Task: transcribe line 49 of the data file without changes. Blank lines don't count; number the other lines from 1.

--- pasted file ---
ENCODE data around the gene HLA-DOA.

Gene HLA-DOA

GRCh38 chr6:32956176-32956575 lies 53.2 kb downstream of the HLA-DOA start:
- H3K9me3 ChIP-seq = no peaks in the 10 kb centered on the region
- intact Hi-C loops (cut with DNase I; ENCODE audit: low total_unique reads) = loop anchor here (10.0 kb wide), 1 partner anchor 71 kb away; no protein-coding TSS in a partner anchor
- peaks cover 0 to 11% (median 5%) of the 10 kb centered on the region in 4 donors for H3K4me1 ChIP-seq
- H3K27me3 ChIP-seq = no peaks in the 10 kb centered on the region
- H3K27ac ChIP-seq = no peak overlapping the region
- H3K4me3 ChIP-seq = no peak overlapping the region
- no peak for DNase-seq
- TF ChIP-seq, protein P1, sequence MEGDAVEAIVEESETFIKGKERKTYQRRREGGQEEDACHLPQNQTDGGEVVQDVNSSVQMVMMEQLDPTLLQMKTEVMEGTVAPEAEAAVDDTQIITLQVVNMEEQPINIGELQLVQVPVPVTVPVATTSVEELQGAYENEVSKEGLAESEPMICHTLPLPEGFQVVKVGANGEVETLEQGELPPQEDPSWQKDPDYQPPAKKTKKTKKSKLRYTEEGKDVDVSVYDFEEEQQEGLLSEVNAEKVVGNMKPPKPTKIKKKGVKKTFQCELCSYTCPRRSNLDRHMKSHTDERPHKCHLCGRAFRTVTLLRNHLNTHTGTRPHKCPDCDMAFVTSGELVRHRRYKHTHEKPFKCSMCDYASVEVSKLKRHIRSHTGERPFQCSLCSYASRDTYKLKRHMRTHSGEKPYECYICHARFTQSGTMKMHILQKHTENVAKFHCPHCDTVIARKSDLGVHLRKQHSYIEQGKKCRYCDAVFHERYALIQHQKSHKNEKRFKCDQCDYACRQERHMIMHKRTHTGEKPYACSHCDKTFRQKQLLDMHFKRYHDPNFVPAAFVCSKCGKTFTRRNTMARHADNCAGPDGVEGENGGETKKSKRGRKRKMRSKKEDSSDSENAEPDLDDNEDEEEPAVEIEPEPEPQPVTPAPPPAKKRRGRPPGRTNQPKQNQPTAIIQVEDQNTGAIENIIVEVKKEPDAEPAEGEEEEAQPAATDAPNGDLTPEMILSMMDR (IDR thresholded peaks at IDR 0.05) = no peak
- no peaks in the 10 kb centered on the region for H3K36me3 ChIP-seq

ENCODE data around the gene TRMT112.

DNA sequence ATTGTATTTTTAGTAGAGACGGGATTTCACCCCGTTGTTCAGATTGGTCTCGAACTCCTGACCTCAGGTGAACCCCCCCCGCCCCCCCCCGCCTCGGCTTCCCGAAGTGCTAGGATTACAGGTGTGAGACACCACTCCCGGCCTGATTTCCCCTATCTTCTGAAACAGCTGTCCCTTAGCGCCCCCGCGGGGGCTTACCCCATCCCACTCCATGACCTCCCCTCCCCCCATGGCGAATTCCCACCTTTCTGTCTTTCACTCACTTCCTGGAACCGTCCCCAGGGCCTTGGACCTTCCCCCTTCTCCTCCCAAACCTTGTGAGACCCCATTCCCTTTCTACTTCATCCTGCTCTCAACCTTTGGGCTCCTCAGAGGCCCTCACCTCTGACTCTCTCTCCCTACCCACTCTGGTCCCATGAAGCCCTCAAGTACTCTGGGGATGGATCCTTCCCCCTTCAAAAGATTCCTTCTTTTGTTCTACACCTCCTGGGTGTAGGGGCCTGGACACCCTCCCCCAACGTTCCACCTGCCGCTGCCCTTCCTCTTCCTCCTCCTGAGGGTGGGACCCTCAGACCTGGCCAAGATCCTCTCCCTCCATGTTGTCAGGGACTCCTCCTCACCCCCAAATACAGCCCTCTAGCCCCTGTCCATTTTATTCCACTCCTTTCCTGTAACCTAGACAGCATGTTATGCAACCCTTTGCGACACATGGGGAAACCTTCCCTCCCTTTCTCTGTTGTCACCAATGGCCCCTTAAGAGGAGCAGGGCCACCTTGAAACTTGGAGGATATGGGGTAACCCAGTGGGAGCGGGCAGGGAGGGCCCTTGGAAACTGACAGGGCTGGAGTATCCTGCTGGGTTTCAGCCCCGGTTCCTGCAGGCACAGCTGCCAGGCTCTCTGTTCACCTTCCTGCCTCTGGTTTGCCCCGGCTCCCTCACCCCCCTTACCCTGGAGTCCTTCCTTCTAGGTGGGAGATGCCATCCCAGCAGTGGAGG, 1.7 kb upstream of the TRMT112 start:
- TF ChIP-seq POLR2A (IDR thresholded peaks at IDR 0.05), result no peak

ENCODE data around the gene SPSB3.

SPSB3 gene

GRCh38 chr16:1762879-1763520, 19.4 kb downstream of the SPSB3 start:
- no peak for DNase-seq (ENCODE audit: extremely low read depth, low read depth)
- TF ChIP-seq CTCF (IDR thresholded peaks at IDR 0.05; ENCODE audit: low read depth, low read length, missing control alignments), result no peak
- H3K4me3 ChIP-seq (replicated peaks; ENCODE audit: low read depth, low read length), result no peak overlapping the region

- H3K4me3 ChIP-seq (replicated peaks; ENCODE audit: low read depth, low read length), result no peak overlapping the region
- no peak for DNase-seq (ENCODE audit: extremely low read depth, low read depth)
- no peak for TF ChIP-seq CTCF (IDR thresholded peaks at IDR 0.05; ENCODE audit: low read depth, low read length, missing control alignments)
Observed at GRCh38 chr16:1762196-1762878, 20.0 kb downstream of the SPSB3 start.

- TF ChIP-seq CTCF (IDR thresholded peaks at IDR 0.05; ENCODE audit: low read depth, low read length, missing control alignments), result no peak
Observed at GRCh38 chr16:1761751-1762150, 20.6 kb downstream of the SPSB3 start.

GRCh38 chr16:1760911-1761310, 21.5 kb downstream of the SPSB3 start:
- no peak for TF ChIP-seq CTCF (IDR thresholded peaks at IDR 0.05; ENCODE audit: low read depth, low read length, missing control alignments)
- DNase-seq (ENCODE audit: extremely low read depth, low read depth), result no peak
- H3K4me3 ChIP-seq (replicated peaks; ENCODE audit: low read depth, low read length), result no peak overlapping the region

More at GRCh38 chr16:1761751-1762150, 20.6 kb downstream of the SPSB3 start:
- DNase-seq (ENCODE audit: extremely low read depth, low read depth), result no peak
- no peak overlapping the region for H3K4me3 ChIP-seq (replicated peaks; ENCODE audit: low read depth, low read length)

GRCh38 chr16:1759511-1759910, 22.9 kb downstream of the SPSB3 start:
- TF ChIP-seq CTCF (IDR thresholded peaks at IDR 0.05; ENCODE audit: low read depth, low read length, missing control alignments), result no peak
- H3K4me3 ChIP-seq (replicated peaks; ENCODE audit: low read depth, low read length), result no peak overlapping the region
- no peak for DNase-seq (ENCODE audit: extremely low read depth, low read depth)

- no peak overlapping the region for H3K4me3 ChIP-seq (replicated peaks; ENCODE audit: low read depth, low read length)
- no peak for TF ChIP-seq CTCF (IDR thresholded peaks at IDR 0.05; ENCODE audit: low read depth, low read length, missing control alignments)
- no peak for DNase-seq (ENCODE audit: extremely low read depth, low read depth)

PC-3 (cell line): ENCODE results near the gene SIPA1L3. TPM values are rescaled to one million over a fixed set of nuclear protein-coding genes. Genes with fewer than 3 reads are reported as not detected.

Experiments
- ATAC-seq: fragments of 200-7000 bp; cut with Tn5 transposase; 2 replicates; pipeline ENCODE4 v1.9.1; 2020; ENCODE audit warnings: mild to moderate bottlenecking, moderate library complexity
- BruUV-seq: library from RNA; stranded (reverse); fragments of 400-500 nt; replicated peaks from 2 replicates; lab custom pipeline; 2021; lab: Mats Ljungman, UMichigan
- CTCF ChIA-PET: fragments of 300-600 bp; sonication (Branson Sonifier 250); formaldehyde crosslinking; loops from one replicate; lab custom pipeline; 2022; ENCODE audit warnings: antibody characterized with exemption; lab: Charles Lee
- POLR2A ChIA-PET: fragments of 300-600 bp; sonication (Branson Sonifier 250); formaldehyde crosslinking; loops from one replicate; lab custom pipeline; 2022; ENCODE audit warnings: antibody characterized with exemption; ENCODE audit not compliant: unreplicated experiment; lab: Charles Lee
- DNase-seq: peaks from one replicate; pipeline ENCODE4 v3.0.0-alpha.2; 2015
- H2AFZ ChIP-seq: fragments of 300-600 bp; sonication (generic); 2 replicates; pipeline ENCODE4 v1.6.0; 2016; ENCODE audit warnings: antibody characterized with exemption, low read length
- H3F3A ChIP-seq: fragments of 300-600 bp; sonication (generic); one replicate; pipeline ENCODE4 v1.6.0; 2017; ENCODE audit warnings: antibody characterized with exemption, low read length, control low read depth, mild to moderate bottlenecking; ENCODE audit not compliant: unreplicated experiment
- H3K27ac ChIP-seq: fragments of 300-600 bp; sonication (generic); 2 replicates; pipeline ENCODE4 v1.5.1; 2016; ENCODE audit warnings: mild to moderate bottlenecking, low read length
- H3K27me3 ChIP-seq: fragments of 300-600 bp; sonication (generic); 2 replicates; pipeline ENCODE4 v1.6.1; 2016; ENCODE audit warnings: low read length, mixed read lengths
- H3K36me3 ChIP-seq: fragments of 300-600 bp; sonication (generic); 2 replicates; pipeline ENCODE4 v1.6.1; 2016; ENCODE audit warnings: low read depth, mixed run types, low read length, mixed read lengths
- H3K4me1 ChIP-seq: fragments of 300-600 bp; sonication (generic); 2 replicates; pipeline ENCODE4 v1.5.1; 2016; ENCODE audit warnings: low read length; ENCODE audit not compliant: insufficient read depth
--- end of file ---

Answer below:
- H2AFZ ChIP-seq: fragments of 300-600 bp; sonication (generic); 2 replicates; pipeline ENCODE4 v1.6.0; 2016; ENCODE audit warnings: antibody characterized with exemption, low read length